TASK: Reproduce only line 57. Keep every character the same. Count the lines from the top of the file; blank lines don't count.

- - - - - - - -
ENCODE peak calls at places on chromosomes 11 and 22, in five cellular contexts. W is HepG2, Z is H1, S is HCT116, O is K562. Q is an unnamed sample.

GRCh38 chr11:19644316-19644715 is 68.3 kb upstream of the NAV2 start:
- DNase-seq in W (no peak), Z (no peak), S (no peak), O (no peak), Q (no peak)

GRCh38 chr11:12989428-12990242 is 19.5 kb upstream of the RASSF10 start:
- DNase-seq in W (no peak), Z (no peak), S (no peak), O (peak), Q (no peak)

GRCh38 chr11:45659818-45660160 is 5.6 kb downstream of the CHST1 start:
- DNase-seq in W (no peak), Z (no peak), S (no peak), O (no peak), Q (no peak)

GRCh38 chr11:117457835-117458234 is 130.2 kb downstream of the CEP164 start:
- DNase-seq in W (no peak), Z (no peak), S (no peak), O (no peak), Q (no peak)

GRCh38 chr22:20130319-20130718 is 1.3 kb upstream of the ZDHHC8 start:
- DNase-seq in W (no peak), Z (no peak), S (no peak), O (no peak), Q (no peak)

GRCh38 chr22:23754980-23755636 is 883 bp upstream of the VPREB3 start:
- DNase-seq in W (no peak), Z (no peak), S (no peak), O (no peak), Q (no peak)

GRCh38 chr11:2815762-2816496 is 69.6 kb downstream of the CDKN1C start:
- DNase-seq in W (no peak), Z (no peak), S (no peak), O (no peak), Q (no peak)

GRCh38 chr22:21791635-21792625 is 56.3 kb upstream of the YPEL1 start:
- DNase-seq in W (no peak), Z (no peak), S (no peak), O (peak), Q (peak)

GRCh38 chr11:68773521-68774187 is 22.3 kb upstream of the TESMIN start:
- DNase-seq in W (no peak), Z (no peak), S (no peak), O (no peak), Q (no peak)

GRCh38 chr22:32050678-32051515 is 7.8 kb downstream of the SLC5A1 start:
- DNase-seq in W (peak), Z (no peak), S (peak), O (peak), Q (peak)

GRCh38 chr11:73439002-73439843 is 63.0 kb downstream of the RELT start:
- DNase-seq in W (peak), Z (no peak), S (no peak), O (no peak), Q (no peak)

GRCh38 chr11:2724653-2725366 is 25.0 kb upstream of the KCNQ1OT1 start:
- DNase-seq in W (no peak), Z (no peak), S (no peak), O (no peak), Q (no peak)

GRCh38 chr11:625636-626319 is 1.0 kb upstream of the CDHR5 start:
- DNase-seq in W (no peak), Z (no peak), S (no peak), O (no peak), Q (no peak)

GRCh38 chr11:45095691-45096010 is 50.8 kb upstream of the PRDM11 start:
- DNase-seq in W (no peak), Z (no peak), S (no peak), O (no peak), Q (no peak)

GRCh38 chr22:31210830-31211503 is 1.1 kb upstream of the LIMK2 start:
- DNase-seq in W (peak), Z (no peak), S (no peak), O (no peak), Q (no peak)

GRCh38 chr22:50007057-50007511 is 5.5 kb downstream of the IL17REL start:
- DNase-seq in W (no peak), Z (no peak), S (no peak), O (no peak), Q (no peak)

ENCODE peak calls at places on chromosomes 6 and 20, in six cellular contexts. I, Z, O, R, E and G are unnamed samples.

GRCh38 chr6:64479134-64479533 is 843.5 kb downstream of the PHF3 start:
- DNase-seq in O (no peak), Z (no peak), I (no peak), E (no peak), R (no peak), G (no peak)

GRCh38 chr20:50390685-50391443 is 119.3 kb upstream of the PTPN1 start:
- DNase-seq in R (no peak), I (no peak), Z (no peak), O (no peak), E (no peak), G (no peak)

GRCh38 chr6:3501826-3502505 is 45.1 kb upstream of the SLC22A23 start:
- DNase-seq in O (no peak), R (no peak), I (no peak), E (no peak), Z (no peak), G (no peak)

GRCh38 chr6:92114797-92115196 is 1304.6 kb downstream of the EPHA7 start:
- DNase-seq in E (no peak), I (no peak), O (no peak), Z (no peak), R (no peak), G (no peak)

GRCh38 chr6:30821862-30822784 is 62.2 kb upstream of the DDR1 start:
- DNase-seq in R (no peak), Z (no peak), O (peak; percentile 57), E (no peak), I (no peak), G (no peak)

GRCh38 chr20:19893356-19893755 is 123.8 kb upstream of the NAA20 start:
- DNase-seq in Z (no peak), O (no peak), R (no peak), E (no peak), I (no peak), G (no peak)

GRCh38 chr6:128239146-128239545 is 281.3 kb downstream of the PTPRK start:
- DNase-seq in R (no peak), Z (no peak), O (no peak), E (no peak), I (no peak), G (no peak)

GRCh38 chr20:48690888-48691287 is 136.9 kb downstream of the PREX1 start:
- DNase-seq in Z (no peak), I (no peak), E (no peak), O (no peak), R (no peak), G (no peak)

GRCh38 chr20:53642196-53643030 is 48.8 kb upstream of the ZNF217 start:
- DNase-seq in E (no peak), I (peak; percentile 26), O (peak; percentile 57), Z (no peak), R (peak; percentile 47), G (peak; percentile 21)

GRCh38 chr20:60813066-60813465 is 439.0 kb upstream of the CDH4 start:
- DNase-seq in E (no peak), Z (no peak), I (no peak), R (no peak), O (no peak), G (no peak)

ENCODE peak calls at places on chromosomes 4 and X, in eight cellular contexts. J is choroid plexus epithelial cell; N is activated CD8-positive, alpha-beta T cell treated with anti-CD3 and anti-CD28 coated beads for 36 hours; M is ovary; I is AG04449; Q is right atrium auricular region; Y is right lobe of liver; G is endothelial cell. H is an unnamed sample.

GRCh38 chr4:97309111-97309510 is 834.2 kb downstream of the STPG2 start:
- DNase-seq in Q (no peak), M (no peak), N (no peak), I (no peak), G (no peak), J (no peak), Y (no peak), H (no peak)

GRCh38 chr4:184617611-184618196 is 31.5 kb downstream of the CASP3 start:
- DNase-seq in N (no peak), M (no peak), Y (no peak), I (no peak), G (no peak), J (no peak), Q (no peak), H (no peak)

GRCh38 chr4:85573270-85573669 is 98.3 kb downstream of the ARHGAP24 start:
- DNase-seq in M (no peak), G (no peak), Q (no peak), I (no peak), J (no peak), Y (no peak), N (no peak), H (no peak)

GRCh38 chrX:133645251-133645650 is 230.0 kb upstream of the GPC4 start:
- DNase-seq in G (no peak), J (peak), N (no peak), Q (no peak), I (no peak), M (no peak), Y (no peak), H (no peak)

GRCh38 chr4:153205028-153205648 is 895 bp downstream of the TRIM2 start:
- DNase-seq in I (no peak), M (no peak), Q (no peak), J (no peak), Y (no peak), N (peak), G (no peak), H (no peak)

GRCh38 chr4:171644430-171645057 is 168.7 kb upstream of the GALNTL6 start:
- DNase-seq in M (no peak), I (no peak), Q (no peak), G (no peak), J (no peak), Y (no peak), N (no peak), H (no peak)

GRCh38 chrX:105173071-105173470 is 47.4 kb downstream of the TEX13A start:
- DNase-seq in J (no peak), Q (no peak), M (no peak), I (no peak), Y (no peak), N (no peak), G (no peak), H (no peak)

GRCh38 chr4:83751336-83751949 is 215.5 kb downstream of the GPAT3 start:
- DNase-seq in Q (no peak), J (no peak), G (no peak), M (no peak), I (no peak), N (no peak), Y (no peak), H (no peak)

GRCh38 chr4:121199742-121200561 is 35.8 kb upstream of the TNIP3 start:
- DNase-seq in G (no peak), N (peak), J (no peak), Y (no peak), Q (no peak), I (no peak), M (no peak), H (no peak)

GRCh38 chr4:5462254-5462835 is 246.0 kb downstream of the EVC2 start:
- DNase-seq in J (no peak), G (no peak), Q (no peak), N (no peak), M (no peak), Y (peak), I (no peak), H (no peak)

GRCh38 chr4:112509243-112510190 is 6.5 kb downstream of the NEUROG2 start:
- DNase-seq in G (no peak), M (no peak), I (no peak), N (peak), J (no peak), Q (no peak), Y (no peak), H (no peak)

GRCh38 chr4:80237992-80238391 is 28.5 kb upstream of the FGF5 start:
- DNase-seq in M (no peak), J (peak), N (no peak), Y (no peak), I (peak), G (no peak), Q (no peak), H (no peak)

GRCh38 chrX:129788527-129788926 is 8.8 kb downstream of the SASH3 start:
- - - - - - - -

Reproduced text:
- DNase-seq in Q (no peak), M (no peak), N (no peak), I (no peak), G (no peak), J (no peak), Y (no peak), H (no peak)